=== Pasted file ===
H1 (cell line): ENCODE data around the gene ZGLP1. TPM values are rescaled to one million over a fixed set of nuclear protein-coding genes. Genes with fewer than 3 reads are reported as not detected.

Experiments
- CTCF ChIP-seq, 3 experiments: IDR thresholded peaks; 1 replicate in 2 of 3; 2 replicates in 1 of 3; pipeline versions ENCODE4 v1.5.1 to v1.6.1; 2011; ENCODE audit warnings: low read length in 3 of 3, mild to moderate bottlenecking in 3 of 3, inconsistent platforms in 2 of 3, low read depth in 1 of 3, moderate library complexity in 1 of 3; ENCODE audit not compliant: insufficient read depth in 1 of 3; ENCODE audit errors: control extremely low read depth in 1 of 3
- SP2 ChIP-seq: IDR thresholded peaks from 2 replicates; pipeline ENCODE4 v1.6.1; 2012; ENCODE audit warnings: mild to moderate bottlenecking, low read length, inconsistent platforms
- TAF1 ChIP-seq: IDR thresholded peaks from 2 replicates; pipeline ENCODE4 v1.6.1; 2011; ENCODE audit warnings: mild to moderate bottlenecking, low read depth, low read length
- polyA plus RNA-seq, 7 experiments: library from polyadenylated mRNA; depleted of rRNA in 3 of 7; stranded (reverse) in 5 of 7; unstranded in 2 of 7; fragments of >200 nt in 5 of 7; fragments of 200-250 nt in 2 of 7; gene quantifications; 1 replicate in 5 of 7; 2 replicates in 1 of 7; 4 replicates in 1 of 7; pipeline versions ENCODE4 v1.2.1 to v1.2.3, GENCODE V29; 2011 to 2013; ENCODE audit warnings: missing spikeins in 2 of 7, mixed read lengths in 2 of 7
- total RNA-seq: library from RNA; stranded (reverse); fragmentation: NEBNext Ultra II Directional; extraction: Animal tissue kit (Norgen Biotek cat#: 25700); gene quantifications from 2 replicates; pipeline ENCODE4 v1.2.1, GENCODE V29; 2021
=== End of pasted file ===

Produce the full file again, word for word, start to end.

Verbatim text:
H1 (cell line): ENCODE data around the gene ZGLP1. TPM values are rescaled to one million over a fixed set of nuclear protein-coding genes. Genes with fewer than 3 reads are reported as not detected.

Experiments
- CTCF ChIP-seq, 3 experiments: IDR thresholded peaks; 1 replicate in 2 of 3; 2 replicates in 1 of 3; pipeline versions ENCODE4 v1.5.1 to v1.6.1; 2011; ENCODE audit warnings: low read length in 3 of 3, mild to moderate bottlenecking in 3 of 3, inconsistent platforms in 2 of 3, low read depth in 1 of 3, moderate library complexity in 1 of 3; ENCODE audit not compliant: insufficient read depth in 1 of 3; ENCODE audit errors: control extremely low read depth in 1 of 3
- SP2 ChIP-seq: IDR thresholded peaks from 2 replicates; pipeline ENCODE4 v1.6.1; 2012; ENCODE audit warnings: mild to moderate bottlenecking, low read length, inconsistent platforms
- TAF1 ChIP-seq: IDR thresholded peaks from 2 replicates; pipeline ENCODE4 v1.6.1; 2011; ENCODE audit warnings: mild to moderate bottlenecking, low read depth, low read length
- polyA plus RNA-seq, 7 experiments: library from polyadenylated mRNA; depleted of rRNA in 3 of 7; stranded (reverse) in 5 of 7; unstranded in 2 of 7; fragments of >200 nt in 5 of 7; fragments of 200-250 nt in 2 of 7; gene quantifications; 1 replicate in 5 of 7; 2 replicates in 1 of 7; 4 replicates in 1 of 7; pipeline versions ENCODE4 v1.2.1 to v1.2.3, GENCODE V29; 2011 to 2013; ENCODE audit warnings: missing spikeins in 2 of 7, mixed read lengths in 2 of 7
- total RNA-seq: library from RNA; stranded (reverse); fragmentation: NEBNext Ultra II Directional; extraction: Animal tissue kit (Norgen Biotek cat#: 25700); gene quantifications from 2 replicates; pipeline ENCODE4 v1.2.1, GENCODE V29; 2021